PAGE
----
My Own Little World
Celia Smith – Assistant Editor-In-Chief
For a long time, I struggled with figuring out how to define myself. In my mind, I felt like it had to be black and white. Over the past few years, I’ve come to realize that social labels are so misleading.
I have a love hate relationship with being labeled. On the one hand, being labeled makes me feel like I fit in with a group of like-minded individuals. Labels can make us feel less alone and feel like we belong. But on the other hand, labels can put us in a box. Labels can give us preconceptions of how we should act, what we should wear, what our interests and talents should be and even what kind of music we should listen to. Others expect us to be a certain way simply because of the label they slap on us.
Personally, I’ve found labels to be pretty problematic. I feel that when I am labeled, I tend to steer away from who I really am and jump into this infatuation with whatever everyone else in my so-called “group” is interested in. But, people are complex and it’s pretty much impossible to sum up a person in one word.
That isn’t to say that I’m a perfect person, it’d be hypocritical to say that I never use labels to describe myself or other people. I do embrace parts of certain labels; I mean I’ve spent the past two issues obsessing over gothic subcultures and even wrote a column about my newly discovered emo-hood.
If you know me, you probably know that I’m basically always a giant frantically chaotic mess. My mind is constantly in overdrive, thoughts springing to my mind faster than I can write them down or even remember them. I think I have more ideas in my mind than I’ll ever have time to express or sort through. I enjoy having this creative flow, even though it can be overwhelming and a huge factor behind my anxiety.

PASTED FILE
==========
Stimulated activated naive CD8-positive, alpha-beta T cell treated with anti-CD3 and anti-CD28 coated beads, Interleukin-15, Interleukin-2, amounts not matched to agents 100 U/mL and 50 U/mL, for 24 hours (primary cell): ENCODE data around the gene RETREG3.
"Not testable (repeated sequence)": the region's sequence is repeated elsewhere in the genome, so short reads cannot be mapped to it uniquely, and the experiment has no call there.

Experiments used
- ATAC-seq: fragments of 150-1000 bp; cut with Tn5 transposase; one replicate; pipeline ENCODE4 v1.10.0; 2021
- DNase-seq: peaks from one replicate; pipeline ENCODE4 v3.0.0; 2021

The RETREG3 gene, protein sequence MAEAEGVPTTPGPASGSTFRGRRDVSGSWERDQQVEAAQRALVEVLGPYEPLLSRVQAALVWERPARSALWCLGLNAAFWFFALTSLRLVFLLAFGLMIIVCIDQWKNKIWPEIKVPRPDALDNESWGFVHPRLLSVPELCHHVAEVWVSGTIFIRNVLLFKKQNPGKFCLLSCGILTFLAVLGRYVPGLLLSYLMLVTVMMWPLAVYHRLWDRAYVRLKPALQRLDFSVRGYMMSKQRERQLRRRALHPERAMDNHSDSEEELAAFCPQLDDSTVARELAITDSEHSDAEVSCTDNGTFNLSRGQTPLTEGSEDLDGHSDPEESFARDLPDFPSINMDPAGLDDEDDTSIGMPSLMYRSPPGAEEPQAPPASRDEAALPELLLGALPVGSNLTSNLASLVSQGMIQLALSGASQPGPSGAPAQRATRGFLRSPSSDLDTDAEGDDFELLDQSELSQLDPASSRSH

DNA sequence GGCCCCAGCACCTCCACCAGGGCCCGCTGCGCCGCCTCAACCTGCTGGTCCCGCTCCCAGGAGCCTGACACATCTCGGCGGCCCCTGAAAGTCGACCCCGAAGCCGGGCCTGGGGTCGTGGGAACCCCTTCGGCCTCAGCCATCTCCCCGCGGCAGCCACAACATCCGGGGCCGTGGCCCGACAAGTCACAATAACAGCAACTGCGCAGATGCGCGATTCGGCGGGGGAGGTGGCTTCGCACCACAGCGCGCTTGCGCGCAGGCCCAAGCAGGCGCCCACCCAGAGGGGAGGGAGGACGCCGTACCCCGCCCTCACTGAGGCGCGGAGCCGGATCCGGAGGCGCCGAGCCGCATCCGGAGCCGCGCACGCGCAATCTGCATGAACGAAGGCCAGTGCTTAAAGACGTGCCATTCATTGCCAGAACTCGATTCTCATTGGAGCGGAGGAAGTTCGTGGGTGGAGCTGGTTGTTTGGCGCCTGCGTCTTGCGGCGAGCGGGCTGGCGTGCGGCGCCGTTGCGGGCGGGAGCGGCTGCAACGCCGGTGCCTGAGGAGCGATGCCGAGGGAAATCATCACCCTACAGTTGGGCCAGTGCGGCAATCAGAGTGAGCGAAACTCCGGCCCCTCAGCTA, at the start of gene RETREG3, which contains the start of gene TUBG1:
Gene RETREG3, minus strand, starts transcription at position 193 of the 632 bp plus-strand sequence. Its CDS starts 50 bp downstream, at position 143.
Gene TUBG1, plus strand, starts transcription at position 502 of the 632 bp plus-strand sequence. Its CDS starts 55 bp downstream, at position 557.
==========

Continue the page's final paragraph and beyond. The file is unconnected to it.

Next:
I’ve always felt a bit out of the ordinary. Growing up, my mom always told me that I “live in my own little world.” I mean, I think its safe to say that all kids live in their own world, but I just don’t think I ever really grew out of that. I tend to be more infatuated with what’s going on in my own mind than in the world around me. I’ve felt that labels have always held me back from being who I truly am. I’ve never felt that there has been a label that I fully and truly resonate with, I feel that my idenity is based off of a million little pieces of a puzzle, rather than one broad term.
In my experience, I’ve always felt like people have seen this as a negative thing. I think the people I’ve encountered throughout my life so far that have really made a difference are those who admire and encourage my eccentrics, rather than criticize and judge me for them. The best kinds of human beings are those who accept others for who they are and encourage their “weirdness,” rather than treat them as “freaks.”
As I’ve become more comfortable with my own sense of self, I’ve kind of come up with my own label to describe the collage of labels that I am, I’m just a “Celia.”
I enjoy living in my own world. The past few years I’ve discovered that I really like it here; I’m a lot more comfortable in my own skin than I used to be. I’m okay with not conforming to what everyone expects me to be. I’m okay with being eccentric and free spirited. Being in my own world doesn’t mean I’m out of touch with reality, it just means that I see reality a little differently.
Celia Smith, a senior, studies Studio Art and English. She is the Assistant Editor-In-Chief of Le Provocateur.